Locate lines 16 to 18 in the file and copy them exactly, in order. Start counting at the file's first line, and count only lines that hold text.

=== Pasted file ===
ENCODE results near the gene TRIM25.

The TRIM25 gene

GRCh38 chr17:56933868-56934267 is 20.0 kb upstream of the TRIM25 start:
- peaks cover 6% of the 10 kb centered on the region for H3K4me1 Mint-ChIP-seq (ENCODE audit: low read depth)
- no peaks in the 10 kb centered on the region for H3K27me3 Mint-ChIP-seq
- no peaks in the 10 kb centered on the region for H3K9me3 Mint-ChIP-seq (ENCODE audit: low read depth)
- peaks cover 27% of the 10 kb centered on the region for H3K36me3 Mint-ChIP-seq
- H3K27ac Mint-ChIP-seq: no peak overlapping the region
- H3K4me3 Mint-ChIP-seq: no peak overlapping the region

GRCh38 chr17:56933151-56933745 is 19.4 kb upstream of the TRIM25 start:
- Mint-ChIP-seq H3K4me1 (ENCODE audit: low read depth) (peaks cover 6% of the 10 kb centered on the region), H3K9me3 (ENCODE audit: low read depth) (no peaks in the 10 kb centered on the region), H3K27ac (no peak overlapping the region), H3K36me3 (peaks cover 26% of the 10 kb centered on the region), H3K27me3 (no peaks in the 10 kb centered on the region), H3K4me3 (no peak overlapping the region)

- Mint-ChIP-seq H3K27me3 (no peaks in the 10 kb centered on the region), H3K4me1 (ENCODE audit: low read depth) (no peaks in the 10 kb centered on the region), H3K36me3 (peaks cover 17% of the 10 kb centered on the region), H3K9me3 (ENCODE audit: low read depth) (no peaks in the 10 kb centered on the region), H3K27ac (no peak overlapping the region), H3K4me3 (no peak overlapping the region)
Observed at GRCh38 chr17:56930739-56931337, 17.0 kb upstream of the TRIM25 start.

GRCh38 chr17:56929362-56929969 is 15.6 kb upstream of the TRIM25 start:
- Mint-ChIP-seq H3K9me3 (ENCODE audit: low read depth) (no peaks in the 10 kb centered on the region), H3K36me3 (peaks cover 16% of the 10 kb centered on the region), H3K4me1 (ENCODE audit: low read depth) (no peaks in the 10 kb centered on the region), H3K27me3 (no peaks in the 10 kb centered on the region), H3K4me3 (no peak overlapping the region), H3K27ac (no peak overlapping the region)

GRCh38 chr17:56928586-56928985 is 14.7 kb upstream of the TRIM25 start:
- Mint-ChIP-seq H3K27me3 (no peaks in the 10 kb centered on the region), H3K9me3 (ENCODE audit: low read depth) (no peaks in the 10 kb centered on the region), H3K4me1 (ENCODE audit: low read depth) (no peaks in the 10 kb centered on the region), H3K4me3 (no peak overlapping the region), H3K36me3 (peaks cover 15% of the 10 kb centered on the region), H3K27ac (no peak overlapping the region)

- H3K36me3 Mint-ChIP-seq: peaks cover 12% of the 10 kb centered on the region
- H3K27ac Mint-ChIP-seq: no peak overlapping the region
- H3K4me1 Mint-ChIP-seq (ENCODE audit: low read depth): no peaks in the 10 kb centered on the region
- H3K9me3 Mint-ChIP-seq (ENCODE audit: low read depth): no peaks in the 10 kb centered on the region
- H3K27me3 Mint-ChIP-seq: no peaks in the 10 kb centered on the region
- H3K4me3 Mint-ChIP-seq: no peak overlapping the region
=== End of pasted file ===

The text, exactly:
GRCh38 chr17:56928586-56928985 is 14.7 kb upstream of the TRIM25 start:
- Mint-ChIP-seq H3K27me3 (no peaks in the 10 kb centered on the region), H3K9me3 (ENCODE audit: low read depth) (no peaks in the 10 kb centered on the region), H3K4me1 (ENCODE audit: low read depth) (no peaks in the 10 kb centered on the region), H3K4me3 (no peak overlapping the region), H3K36me3 (peaks cover 15% of the 10 kb centered on the region), H3K27ac (no peak overlapping the region)

- H3K36me3 Mint-ChIP-seq: peaks cover 12% of the 10 kb centered on the region